The ASPCA has provided grant funding to more than a dozen animal welfare groups throughout New Jersey and New York for post-storm recovery and relief efforts. Animal welfare groups needing disaster relief assistance are encouraged to apply for a grant at http://www.aspcapro.org/aspca-grants.php.
The ASPCA Field Investigations and Response team frequently responds to natural disasters, including other major events like Hurricane Irene and the Joplin, Mo. tornado in 2011, Hurricanes Gustav and Ike in 2008 and Hurricanes Katrina and Rita in 2005, in addition to being called upon by state and municipal governments and other animal welfare partners to lend expertise during large-scale animal rescue operations.
For the latest updates on the ASPCA’s response for Hurricane Sandy, please visit http://blog.aspca.org/content/how-prepare-your-pets-hurricane-sandy.
*The Animal Planning Task Force includes representatives from the ASPCA, the Mayor’s Alliance for NYC’s Animals, AC&C, NYC Veterinary Emergency Response Team, The Humane Society of the United States (HSUS), the NYC Department of Health and Mental Hygiene, NYC Department of Parks & Recreation, American Red Cross in Greater New York, Bideawee, Suffolk County Society for the Prevention of Cruelty to Animals, and Veterinary Medical Assistance Team One.
About the ASPCA®
Founded in 1866, the ASPCA® (The American Society for the Prevention of Cruelty to Animals®) is the first animal welfare organization in North America and serves as the nation’s leading voice for animals. More than two million supporters strong, the ASPCA’s mission is to provide effective means for the prevention of cruelty to animals throughout the United States. As a 501(c)(3) not-for-profit corporation, the ASPCA is a national leader in the areas of anti-cruelty, community outreach and animal health services. For more information, please visit www.ASPCA.org, and be sure to follow the ASPCA on Facebook, Twitter, and Pinterest.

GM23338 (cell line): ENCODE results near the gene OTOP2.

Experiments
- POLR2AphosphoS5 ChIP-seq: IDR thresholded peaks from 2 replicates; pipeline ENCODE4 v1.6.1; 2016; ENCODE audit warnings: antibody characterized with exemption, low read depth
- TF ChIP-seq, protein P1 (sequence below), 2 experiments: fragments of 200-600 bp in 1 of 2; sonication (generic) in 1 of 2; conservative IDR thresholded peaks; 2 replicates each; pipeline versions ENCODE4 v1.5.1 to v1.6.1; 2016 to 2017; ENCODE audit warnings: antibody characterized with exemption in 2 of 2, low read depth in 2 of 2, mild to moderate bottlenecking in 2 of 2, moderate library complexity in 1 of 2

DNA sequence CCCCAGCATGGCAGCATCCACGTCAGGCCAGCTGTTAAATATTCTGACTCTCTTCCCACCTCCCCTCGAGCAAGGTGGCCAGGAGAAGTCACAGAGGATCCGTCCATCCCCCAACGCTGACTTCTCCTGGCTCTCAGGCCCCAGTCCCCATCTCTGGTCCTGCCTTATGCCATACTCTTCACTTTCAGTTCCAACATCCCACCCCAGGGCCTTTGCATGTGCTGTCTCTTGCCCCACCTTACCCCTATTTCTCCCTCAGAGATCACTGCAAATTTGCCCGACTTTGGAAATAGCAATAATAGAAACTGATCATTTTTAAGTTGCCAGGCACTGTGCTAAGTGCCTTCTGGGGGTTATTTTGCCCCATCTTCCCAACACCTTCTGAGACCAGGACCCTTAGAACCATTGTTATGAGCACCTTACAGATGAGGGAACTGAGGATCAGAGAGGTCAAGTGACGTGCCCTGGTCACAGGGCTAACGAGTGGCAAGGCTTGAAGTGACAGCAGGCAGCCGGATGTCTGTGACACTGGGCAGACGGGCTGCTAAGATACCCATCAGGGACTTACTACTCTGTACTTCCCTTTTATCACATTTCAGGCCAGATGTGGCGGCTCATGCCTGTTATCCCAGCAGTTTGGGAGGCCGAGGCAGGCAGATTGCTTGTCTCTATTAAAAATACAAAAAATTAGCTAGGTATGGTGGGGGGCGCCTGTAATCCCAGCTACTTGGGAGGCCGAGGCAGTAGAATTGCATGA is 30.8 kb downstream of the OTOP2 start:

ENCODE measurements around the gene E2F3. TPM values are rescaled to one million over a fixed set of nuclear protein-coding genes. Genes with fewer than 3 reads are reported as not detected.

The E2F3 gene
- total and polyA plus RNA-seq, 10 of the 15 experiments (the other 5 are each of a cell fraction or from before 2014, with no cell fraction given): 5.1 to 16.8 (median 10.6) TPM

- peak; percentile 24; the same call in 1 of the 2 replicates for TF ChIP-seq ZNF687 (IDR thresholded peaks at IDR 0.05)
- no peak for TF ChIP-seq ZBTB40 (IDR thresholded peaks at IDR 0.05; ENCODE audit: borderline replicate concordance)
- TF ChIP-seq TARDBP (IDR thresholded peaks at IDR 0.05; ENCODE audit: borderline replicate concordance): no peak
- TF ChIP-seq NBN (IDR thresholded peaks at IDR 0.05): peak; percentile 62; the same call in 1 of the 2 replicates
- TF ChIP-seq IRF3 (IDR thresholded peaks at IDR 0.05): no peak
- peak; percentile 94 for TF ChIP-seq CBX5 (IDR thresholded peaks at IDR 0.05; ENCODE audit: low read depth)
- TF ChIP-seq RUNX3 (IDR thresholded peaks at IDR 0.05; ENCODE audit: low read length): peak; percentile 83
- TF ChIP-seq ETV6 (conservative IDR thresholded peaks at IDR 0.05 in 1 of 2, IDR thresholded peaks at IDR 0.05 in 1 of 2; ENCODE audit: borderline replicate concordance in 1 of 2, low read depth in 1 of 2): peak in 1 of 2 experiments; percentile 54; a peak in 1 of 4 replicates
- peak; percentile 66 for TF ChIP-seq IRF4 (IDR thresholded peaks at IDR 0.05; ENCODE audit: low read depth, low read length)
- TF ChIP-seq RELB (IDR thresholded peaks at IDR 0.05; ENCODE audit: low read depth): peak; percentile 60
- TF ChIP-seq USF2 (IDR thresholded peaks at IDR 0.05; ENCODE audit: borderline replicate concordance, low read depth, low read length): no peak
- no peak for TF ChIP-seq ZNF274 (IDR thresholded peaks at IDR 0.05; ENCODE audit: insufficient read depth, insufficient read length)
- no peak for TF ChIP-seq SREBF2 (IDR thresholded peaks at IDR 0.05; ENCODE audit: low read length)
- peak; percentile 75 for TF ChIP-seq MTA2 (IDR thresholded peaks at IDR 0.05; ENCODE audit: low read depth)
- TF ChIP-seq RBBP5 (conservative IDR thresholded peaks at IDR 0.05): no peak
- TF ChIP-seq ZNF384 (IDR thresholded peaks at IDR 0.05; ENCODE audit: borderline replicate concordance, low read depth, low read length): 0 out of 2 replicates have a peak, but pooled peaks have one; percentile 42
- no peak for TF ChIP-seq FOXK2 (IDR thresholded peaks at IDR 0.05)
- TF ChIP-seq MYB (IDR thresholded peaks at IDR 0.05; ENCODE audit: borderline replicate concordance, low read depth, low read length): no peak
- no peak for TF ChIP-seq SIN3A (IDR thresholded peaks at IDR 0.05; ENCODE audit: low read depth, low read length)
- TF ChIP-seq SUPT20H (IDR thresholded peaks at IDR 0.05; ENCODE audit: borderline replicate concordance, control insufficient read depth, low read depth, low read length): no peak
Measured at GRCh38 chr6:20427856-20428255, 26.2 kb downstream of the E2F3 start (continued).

About Animal Care & Control
Animal Care & Control of New York City (AC&C) is the largest pet organization in the North East, with nearly 40,000 animals rescued each year. As a non-profit organization since 1995, AC&C has been responsible for New York City’s municipal shelter system; rescuing, caring for and finding loving homes for homeless and abandoned animals in New York City. AC&C facilities operate in all five boroughs to service all NYC communities.
About the Mayor’s Alliance for NYC’s Animals®
The Mayor’s Alliance for NYC’s Animals, Inc., founded in 2002 and powered by Maddie’s Fund®, The Pet Rescue Foundation, with support from the ASPCA, is a coalition of more than 150 animal rescue groups and shelters working with Animal Care & Control of New York City (AC&C) to end the killing of healthy and treatable cats and dogs at AC&C shelters. To achieve that goal, the Alliance, a 501(c)(3) not-for-profit corporation, helps its Alliance Participating Organizations (APOs) work to their highest potential to increase pet adoptions and spay/neuter rates, with the goal of transforming New York City into a no-kill community by 2015. www.AnimalAllianceNYC.org.
About New York City Veterinary Emergency Response Team
The New York City Veterinary Emergency Response Team was founded in 2001 during the aftermath of 9/11. This volunteer network of veterinarians and animal health professionals is dedicated to the support of NYC’s working and companion animals in times of disaster. When called upon by local government, NYCVERT will mobilize to triage, provide emergency medical treatment and medical boarding of affected pets and working canines. Throughout the year, NYCVERT works closely with the OEM APTF to develop strategies that ensure the safety of NYC’s animal population intimes of disaster. NYCVERT is a 501(c)(3) not-for-profit corporation www.NYCVERT.com.
About the National Veterinary Response Team
A National Veterinary Response Team is part of the National Disaster Medical System under the U.S. Department of Health and Human Services. Veterinary team members come from non-government organizations and private practice and are called into federal service temporarily for disaster response and recovery. National Veterinary Response Teams can assess the veterinary medicine needs in a community after a disaster, treat and stabilize animals including law enforcement animals, conduct surveillance for animal diseases and diseases that can be transmitting between animals and people, and provide technical assistance to local officials on food and water safety issues for animals.